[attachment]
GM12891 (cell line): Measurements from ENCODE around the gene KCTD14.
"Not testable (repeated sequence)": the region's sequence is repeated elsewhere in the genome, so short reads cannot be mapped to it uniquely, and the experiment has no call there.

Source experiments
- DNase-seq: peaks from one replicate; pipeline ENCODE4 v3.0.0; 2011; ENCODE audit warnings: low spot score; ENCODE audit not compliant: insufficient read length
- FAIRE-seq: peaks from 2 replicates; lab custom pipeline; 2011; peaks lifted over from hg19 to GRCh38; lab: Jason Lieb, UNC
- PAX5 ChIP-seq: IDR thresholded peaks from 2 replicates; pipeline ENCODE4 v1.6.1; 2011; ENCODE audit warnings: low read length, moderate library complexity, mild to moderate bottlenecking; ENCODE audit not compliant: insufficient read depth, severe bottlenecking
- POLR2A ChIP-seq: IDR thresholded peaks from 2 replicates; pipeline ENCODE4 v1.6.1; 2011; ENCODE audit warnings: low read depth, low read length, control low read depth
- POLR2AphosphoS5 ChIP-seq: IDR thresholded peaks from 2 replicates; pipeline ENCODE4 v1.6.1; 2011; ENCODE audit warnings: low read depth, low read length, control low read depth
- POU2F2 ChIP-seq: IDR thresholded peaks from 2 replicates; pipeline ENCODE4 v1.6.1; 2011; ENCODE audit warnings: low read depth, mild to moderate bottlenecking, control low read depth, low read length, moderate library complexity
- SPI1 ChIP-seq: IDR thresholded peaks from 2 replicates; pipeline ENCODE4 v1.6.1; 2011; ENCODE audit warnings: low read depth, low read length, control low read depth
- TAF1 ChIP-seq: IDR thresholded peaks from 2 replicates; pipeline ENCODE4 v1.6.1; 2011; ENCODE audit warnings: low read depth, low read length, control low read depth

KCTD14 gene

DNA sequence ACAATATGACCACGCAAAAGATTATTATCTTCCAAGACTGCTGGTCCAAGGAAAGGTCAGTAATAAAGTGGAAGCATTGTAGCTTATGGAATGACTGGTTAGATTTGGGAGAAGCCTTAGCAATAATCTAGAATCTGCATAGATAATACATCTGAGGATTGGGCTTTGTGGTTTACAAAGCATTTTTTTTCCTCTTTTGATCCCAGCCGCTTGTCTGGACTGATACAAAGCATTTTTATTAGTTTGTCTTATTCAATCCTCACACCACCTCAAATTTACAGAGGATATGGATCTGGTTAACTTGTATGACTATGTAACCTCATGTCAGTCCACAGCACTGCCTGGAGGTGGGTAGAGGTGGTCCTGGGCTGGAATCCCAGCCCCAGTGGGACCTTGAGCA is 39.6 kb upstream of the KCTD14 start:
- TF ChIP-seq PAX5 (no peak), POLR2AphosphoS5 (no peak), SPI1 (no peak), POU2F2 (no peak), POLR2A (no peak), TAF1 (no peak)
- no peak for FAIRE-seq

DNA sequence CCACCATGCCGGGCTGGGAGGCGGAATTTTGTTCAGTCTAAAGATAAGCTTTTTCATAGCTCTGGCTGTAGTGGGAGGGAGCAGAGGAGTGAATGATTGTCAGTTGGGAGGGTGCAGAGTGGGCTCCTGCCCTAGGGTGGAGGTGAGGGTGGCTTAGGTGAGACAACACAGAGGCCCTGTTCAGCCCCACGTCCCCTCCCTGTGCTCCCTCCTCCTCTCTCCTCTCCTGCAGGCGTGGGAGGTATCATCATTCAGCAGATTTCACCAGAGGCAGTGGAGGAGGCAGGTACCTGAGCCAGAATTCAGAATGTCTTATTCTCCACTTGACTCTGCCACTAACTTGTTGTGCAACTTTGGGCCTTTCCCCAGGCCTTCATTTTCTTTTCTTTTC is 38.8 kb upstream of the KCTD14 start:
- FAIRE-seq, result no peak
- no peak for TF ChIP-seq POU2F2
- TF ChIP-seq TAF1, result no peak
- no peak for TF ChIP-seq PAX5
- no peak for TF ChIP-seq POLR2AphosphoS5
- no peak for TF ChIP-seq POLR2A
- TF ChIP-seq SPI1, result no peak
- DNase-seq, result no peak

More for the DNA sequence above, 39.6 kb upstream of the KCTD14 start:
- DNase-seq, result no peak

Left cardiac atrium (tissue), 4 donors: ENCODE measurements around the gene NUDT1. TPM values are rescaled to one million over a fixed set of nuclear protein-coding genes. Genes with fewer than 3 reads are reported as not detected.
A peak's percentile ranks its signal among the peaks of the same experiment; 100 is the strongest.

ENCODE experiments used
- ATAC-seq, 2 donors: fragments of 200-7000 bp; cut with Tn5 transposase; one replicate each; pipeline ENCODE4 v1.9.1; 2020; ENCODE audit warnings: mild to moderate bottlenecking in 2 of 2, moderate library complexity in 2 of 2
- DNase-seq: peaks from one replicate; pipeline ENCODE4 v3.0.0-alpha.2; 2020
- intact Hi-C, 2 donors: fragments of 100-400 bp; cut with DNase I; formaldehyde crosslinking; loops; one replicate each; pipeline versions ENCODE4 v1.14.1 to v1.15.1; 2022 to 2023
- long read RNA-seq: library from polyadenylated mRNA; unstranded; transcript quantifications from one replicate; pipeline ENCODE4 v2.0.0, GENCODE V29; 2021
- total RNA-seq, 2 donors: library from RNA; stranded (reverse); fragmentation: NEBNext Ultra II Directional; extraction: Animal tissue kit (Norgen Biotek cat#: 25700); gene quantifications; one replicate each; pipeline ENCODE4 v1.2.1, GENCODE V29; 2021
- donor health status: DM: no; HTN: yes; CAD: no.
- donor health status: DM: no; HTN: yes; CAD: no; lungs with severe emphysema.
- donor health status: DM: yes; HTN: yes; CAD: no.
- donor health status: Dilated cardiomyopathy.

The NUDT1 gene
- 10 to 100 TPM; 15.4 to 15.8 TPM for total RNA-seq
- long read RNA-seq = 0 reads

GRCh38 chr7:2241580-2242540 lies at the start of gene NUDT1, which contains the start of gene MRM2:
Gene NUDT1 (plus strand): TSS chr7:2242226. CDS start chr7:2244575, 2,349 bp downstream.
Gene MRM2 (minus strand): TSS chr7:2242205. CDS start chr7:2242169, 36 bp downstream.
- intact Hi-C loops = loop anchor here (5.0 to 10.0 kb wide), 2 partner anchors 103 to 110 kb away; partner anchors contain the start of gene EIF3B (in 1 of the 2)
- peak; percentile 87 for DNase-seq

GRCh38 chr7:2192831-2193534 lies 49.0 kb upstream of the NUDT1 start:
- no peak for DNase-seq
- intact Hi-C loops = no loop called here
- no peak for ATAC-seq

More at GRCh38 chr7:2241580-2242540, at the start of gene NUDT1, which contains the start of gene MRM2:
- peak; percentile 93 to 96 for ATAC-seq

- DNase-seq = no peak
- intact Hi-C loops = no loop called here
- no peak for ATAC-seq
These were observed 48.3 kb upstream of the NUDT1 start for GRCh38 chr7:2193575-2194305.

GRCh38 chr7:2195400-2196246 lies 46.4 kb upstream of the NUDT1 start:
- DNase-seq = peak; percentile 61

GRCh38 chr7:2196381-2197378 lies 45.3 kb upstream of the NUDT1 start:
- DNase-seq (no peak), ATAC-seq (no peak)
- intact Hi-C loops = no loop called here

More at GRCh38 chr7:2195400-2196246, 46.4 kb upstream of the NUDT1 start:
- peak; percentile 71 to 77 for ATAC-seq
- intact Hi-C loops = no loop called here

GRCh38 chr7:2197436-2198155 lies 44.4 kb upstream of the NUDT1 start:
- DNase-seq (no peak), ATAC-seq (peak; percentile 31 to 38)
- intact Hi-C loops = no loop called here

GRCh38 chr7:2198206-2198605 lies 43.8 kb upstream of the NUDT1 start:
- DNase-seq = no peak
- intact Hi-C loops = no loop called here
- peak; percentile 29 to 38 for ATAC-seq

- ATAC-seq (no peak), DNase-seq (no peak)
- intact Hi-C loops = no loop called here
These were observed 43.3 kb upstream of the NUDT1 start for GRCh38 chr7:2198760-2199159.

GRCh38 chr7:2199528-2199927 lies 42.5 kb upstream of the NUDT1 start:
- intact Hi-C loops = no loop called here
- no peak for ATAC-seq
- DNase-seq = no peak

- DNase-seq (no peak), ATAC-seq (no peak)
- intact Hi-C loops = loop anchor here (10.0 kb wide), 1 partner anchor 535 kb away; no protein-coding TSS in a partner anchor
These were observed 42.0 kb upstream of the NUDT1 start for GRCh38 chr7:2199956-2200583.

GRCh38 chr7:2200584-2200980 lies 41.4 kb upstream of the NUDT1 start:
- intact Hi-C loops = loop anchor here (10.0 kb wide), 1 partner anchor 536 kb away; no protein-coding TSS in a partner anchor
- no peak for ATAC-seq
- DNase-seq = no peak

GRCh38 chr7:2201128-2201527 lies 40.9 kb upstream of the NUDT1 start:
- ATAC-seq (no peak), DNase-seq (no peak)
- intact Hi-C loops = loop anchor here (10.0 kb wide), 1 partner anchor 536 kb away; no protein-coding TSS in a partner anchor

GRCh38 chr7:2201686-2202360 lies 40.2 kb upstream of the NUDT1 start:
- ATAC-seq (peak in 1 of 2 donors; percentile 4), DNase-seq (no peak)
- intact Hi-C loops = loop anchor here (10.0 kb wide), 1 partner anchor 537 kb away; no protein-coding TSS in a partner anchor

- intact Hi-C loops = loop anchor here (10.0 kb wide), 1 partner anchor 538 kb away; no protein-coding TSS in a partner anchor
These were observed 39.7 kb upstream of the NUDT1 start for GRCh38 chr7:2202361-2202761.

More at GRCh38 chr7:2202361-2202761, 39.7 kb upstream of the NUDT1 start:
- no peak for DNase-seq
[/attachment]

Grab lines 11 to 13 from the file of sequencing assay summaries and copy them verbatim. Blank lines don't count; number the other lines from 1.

- TAF1 ChIP-seq: IDR thresholded peaks from 2 replicates; pipeline ENCODE4 v1.6.1; 2011; ENCODE audit warnings: low read depth, low read length, control low read depth

KCTD14 gene

DNA sequence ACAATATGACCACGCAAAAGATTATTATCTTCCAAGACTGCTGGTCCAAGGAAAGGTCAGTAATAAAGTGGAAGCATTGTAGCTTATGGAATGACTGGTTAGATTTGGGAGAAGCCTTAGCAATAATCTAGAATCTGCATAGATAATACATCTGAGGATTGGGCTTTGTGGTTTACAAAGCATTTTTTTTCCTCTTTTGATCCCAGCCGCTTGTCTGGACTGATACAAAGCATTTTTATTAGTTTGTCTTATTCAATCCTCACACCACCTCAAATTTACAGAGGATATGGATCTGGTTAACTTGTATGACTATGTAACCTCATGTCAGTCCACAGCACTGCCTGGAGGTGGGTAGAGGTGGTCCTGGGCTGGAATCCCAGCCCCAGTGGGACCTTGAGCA is 39.6 kb upstream of the KCTD14 start: